From the editors

Getting crafty

  • Apparently there are now 3,200 craft brewers in the US (probably even more since I started writing that sentence). They define styles, lead – and create – trends.

    They are well-organised, financially viable; they challenge the status quo and have in the past three decades changed the landscape of American beer, its flavour, image and consumption.

    The same is happening in the UK, where there are now in excess of 800 breweries. The drinking of craft beer has moved from being the preserve of bearded men of a certain age to being that of… er… bearded men of a certain (but different) age – and, more hearteningly, women (but without the beards).

    Initially dismissive of the changes in their industry, the major brewers in the US are now applying a new strategy with regard to craft brewers. They’re buying them.

    Anheuser-Busch, for example, has bought four of its rivals since 2011 and has declared its intent to continue its programme.

    The same process will, inevitably, be paralleled in the ‘craft’* whisky distilling movement. William Grant’s tie-up with Tuthilltown Spirits in New York was the first – but won’t be the last.

    We’ve seen it happen for years with vodka, so why should whisky be any different?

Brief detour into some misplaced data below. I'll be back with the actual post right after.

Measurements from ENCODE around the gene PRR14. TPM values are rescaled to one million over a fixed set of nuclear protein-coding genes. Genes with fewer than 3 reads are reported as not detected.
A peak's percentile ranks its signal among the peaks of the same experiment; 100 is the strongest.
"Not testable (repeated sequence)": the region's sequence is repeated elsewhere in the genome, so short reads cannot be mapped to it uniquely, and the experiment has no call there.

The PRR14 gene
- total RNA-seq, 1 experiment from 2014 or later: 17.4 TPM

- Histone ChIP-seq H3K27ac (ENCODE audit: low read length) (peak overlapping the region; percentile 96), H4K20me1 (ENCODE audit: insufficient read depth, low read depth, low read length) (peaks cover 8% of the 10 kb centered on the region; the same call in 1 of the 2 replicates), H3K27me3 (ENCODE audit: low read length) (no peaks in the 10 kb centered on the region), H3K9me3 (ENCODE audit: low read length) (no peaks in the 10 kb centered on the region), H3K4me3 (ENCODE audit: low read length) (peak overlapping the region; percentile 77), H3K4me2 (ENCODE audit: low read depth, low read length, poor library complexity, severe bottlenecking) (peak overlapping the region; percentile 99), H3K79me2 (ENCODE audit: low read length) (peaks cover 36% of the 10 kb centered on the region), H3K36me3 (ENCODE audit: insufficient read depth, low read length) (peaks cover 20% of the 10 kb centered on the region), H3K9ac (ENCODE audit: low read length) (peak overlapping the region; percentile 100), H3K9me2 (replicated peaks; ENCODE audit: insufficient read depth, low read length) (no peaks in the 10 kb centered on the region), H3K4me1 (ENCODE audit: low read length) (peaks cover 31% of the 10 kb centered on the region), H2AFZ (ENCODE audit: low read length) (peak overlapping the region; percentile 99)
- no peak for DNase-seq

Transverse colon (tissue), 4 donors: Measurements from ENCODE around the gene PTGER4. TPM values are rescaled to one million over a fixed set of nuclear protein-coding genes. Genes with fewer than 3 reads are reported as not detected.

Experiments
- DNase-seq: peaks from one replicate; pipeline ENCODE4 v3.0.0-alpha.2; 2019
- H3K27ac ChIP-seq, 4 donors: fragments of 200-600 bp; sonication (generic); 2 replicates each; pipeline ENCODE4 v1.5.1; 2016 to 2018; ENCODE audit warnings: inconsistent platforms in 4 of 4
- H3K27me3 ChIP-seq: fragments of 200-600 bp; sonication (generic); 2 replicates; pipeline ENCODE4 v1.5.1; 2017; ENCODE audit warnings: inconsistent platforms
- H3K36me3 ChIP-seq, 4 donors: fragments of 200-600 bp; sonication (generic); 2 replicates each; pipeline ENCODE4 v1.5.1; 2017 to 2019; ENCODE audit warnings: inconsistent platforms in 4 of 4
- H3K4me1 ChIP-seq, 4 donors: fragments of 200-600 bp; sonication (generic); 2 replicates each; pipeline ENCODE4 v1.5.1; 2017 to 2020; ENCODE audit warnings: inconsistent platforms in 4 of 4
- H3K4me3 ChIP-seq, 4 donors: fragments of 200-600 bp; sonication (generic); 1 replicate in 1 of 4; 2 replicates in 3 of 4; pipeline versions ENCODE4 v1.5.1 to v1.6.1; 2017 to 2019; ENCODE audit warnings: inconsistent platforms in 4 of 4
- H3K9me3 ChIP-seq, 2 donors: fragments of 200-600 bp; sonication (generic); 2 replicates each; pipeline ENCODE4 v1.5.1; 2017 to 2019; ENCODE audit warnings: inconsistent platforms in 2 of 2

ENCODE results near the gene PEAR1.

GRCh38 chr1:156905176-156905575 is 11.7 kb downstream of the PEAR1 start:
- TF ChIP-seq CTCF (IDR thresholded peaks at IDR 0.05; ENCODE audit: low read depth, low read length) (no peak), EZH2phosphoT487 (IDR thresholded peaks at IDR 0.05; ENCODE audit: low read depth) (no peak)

Hudson baby BourbonSign of the times: Tuthilltown’s Hudson Bourbon

    The big guy provides capital, expertise, a distribution network and (if wise) acts in a hands-off fashion. It’s the distilling equivalent of Unilever’s ownership of Ben & Jerry’s.

    There is another option, again taken by American brewers: the creation of a ‘diffusion’ line.

    Think of it this way. The new, small whisky distiller has to be different in order to compete. They must innovate to cut through. The best of that new thinking will pique the interest of the majors.

    It might be the trigger for investment in – or takeover of – the craft distillery, or it might just give them an idea for a diffusion range.

    On the other hand, maybe the big boys don’t need some newcomer to show them how to make new styles of whisky. Have you ever considered that they might know it all already, but are just not telling?

    Little birds land on my shoulder on occasion and tell me of some of the experiments and trials which are taking place in the majors’ distilleries and labs. Some are to assist in production efficiency, but others are genuinely innovative.

    The question is: will they ever be commercialised? Indeed, can they? Is it possible to run a distillery on a stop/start regime with different yeasts, cereals, ferment times etc?

    It has always been said that you can’t, but maybe you can. Perhaps the majors need to start thinking in a crafty way and set up divisions to sell their own ‘experimental’ whiskies.

    Could it happen? I think it should. 

    * I consider all whisky makers to be craftsmen, no matter what their size.

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